When quantifying how good something is — an album, a movie, a basketball player — the easiest tropes to use are “overrated” and “underrated.” It’s a handy way to differentiate from the conventional wisdom: “This thing that people don’t like is #actually good,” while “This thing that people like is #actually bad.” In the NBA, the overrated/underrated conversation has been done to death, and the words have almost lost their meaning. But there are a few players — big names with long careers — who have been both, at different points, for different reasons.
There was a time when Love was widely considered a top-10 player in the NBA, in the three years following his breakout season in Minnesota in 2010-11. He was putting up Moses Malone-esque rebounding numbers while also knocking down threes, and seemed like a prototype for the future of the power-forward position. In hindsight, a lot of those gaudy numbers were a function of the terrible Timberwolves teams he was on, but that in no way explains the way he was scapegoated in Cleveland. His trade to the Cavs came about a month after LeBron James’ homecoming announcement and completed the formation of a new Big Three with Kyrie Irving.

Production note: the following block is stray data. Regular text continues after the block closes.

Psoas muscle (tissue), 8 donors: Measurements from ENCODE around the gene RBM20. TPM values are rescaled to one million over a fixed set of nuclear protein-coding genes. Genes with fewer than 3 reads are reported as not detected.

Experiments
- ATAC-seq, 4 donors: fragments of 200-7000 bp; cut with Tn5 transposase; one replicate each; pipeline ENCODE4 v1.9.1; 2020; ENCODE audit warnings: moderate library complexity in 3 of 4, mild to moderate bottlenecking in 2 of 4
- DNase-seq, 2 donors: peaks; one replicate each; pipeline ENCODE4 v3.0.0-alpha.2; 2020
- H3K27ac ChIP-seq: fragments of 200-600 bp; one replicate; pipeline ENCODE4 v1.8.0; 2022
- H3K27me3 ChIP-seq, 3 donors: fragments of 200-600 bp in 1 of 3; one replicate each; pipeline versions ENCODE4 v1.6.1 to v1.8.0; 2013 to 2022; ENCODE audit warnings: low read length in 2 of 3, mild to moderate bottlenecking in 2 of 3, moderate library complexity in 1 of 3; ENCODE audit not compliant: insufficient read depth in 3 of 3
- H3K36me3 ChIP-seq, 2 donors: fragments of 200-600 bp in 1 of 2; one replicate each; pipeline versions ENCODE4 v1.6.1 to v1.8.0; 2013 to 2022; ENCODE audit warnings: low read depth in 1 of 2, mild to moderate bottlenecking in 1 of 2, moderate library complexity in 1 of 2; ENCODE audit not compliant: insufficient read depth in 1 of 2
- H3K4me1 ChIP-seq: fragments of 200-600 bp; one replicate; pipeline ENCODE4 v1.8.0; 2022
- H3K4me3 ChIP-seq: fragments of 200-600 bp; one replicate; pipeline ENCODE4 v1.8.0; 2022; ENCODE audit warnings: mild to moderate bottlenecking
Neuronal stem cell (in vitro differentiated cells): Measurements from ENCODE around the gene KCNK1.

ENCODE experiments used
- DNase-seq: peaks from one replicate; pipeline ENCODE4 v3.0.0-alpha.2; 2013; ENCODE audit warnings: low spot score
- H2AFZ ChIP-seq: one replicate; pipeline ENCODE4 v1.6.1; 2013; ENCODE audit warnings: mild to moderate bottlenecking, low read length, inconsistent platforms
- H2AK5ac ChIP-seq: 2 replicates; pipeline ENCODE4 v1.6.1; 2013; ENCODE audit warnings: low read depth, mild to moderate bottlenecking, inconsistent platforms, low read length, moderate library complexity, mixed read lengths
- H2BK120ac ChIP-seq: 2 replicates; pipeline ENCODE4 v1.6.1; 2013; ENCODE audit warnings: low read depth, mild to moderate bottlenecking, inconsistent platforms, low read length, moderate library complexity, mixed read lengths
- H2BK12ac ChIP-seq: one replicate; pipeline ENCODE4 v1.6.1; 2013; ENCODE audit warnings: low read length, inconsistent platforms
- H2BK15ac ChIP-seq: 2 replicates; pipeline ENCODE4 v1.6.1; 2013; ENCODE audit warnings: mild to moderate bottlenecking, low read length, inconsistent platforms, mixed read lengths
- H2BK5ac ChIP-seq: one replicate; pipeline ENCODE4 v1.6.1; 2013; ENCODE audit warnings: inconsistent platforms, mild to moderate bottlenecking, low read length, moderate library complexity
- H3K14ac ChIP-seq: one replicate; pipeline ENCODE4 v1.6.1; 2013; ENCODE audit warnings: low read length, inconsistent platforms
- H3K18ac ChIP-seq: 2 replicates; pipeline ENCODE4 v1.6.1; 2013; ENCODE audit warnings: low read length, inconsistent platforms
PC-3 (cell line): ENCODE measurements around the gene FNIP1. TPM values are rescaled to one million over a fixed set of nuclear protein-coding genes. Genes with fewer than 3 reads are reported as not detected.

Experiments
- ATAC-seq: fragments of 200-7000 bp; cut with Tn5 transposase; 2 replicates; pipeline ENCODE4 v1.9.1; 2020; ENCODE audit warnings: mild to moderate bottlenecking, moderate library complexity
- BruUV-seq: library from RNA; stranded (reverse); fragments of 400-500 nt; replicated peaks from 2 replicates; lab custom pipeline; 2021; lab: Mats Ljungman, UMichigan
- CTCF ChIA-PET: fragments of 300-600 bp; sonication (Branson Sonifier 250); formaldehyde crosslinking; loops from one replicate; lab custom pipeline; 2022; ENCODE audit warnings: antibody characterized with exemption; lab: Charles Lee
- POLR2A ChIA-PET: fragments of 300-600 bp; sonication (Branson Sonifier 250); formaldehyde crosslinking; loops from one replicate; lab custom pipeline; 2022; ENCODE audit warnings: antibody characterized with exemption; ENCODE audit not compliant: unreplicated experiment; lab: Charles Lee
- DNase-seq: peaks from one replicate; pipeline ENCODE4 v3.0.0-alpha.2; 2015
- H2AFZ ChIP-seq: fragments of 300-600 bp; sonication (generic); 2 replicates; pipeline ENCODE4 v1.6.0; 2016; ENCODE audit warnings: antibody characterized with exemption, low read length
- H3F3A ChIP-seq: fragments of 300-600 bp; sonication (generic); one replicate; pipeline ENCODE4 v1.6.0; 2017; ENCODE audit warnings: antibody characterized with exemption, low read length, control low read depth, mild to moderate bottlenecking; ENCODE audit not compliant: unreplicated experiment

But Love was always an awkward fit in the Cavs’ offense, and the trade rumors never quite died down. LeBron’s subtweets didn’t help matters. Long-term, Love’s fit in Cleveland is still questionable, but on the right team, he’s still an elite offensive player.